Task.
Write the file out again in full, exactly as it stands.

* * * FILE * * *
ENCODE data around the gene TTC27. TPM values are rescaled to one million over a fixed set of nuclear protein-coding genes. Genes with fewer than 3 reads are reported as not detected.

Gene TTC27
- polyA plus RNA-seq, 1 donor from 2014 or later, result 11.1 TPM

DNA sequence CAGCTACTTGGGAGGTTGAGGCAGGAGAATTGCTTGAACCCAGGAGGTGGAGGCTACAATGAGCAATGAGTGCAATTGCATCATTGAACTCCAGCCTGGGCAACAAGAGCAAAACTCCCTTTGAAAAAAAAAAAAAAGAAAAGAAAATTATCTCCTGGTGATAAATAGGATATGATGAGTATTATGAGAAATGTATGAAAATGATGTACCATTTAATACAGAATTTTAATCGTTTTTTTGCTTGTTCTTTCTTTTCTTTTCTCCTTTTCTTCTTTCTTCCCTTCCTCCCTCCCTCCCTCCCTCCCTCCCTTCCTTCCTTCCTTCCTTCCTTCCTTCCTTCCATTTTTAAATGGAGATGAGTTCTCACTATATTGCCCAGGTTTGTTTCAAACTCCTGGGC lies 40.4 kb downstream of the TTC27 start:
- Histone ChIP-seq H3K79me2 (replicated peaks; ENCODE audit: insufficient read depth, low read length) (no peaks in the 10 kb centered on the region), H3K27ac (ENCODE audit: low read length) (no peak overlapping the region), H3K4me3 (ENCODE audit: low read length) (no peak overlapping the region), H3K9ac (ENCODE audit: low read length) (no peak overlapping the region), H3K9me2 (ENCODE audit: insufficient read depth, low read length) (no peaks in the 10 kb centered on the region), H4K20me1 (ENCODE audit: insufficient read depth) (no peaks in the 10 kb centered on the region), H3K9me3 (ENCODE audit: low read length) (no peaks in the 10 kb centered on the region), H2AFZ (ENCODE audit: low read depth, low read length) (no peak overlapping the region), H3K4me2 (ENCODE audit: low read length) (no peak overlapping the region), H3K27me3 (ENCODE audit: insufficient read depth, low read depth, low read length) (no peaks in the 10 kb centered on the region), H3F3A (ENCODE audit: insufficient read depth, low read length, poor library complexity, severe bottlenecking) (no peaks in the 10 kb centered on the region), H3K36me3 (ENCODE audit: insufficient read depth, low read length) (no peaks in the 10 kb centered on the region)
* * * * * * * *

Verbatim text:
ENCODE data around the gene TTC27. TPM values are rescaled to one million over a fixed set of nuclear protein-coding genes. Genes with fewer than 3 reads are reported as not detected.

Gene TTC27
- polyA plus RNA-seq, 1 donor from 2014 or later, result 11.1 TPM

DNA sequence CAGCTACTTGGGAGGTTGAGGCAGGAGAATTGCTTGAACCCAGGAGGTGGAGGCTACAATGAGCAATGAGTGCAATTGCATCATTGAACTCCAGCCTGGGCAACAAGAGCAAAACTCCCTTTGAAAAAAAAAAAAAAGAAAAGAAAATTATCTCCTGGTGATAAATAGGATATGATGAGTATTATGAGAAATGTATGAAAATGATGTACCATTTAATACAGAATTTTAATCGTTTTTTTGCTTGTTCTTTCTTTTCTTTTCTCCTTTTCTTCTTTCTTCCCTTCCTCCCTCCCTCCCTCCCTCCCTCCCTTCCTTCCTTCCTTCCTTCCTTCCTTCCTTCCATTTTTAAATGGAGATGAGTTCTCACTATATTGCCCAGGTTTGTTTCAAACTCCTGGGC lies 40.4 kb downstream of the TTC27 start:
- Histone ChIP-seq H3K79me2 (replicated peaks; ENCODE audit: insufficient read depth, low read length) (no peaks in the 10 kb centered on the region), H3K27ac (ENCODE audit: low read length) (no peak overlapping the region), H3K4me3 (ENCODE audit: low read length) (no peak overlapping the region), H3K9ac (ENCODE audit: low read length) (no peak overlapping the region), H3K9me2 (ENCODE audit: insufficient read depth, low read length) (no peaks in the 10 kb centered on the region), H4K20me1 (ENCODE audit: insufficient read depth) (no peaks in the 10 kb centered on the region), H3K9me3 (ENCODE audit: low read length) (no peaks in the 10 kb centered on the region), H2AFZ (ENCODE audit: low read depth, low read length) (no peak overlapping the region), H3K4me2 (ENCODE audit: low read length) (no peak overlapping the region), H3K27me3 (ENCODE audit: insufficient read depth, low read depth, low read length) (no peaks in the 10 kb centered on the region), H3F3A (ENCODE audit: insufficient read depth, low read length, poor library complexity, severe bottlenecking) (no peaks in the 10 kb centered on the region), H3K36me3 (ENCODE audit: insufficient read depth, low read length) (no peaks in the 10 kb centered on the region)